Walter Bitner

Home » Music (Page 2)

Category Archives: Music

Off The Podium Debuts on ChoralNet

I’m thrilled to announce that today I begin a weekly blog on ChoralNet, the professional networking site for the global online choral community. ChoralNet is operated by the American Choral Directors Association (ACDA), which I’ve been a member of for years. It’s a distinct honor to be invited to share my work with choral musicians through this forum, which reaches thousands of members, all over the world, every day.

(more…)

2019: What Kind of Blog Is This?

Posing with the Boticelli ~ this painting was the star of the exhibit “Life, Love & Marriage Chests in Renaissance Italy” at the Frist Art Museum, Nashville, where I was invited to perform a recital of Italian Renaissance lute masterworks on February 14, 2019. (click images to enlarge)

Off The Podium Reflections, with a few Statistics

My annual review of Off The Podium, in which I share some thoughts, highlights, and statistics from the past year. Sometimes this blog is a little all over the place, hence the title.

This is the fifth year in a row that I have written this summary, and this year’s report will be a little different from the format of previous years. There are fewer lists this year and fewer statistics. This year’s review is more reflective and anecdotal.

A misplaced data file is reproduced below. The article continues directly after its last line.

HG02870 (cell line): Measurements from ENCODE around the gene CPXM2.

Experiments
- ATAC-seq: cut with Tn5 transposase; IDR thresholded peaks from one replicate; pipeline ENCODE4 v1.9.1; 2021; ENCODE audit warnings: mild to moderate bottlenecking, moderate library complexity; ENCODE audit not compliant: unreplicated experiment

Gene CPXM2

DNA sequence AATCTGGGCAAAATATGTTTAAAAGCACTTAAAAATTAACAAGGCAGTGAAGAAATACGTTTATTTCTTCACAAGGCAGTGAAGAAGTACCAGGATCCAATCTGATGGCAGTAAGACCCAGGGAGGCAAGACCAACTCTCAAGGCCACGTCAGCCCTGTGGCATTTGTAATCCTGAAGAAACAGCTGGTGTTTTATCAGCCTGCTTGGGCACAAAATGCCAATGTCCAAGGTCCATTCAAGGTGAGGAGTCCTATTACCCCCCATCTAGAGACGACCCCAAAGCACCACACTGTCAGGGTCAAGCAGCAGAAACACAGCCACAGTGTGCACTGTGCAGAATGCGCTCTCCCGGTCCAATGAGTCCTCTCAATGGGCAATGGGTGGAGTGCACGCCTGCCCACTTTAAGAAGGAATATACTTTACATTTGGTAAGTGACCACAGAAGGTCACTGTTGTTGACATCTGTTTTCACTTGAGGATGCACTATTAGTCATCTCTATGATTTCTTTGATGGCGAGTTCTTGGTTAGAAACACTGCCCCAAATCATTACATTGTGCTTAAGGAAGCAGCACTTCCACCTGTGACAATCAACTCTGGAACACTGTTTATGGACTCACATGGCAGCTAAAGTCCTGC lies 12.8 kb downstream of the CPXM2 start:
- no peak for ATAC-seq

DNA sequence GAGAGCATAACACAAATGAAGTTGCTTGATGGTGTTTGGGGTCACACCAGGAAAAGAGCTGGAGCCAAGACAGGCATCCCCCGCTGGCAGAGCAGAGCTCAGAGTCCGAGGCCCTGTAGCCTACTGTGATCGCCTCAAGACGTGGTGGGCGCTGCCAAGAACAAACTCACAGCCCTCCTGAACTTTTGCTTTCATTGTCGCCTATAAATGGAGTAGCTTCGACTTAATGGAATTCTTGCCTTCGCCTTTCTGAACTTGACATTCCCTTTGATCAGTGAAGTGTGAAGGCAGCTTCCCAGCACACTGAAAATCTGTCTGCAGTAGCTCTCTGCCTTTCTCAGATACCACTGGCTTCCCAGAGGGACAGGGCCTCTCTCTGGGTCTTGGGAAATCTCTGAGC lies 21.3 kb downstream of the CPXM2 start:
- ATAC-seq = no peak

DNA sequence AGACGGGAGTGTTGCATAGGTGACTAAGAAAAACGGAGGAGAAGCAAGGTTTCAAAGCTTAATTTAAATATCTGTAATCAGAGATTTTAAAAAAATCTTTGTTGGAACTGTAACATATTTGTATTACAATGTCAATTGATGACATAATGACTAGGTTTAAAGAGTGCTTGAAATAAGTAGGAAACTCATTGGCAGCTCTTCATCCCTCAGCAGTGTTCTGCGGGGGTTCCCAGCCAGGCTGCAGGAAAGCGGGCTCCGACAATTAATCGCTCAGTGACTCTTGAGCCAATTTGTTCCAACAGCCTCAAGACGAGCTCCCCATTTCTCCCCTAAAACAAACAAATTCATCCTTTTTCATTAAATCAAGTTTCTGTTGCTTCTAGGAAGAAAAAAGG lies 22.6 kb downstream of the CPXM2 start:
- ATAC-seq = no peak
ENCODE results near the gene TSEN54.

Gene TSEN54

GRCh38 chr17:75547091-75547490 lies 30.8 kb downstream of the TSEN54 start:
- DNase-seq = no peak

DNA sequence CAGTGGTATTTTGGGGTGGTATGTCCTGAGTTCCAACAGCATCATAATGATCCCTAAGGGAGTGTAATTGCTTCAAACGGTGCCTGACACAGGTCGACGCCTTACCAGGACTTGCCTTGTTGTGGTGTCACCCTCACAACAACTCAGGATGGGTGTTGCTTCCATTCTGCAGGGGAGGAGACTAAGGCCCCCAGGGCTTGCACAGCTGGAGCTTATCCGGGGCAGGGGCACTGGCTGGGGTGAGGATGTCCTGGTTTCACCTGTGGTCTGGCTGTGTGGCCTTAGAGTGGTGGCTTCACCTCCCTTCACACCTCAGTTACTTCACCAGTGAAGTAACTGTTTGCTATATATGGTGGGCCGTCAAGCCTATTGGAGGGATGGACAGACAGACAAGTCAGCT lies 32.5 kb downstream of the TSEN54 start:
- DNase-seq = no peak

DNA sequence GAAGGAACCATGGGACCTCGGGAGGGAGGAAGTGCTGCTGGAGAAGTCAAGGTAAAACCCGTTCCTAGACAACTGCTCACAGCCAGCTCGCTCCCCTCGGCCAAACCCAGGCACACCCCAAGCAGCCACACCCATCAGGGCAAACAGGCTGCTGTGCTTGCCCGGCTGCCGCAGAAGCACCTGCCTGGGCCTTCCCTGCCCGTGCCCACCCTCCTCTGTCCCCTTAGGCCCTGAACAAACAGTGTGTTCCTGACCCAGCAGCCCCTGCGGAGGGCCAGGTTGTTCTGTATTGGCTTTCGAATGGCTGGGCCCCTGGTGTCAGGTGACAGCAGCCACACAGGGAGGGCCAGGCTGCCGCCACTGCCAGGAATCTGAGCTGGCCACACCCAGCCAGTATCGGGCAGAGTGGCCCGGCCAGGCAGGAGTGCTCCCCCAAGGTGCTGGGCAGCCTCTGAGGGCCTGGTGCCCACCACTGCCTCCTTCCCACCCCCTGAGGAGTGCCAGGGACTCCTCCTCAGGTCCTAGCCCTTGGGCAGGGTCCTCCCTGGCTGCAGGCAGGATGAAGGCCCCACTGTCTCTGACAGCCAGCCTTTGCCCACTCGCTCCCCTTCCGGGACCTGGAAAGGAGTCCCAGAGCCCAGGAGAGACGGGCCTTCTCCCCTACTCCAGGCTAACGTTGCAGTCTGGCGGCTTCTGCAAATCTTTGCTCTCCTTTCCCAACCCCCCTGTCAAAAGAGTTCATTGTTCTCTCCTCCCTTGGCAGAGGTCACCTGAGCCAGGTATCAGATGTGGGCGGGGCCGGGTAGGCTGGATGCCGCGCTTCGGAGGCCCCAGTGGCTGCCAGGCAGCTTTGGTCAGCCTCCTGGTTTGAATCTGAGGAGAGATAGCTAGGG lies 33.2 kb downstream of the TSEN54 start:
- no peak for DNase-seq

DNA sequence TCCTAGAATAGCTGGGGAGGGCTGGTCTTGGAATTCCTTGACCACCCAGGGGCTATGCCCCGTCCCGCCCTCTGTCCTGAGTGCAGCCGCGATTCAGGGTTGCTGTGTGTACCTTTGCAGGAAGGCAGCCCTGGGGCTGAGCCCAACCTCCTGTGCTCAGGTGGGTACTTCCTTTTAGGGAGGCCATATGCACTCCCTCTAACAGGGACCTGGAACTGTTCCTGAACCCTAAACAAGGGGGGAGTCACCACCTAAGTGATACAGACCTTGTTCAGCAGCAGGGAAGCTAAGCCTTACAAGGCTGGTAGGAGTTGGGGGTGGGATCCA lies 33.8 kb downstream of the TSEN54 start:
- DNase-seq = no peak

2019 brought tremendous change for me and my family. Both of our children graduated (one from high school, one from graduate school), I accepted a new job in a new city, and my wife and I packed everything up, sold our house in Nashville and moved. After nearly sixteen years in Music City, we now reside in Richmond, Virginia, where I serve as Director of Education and Community Engagement for the Richmond Symphony.

Off The Podium continues to provide a great means to share the activities of my work in music education with the world (now at the Richmond Symphony), and to continue to develop my writing on the topics of Music and Education. Off The Podium reaches thousands of readers all over the world. Thank you everyone for your continued encouragement and support!

(more…)

Richmond Symphony Youth Orchestra Fall Concert, November 17

Conductor Daniel Myssyk leads Richmond Symphony Youth Orchestra rehearsal, November 5, 2019, Dominion Energy Center, Richmond (click images to enlarge)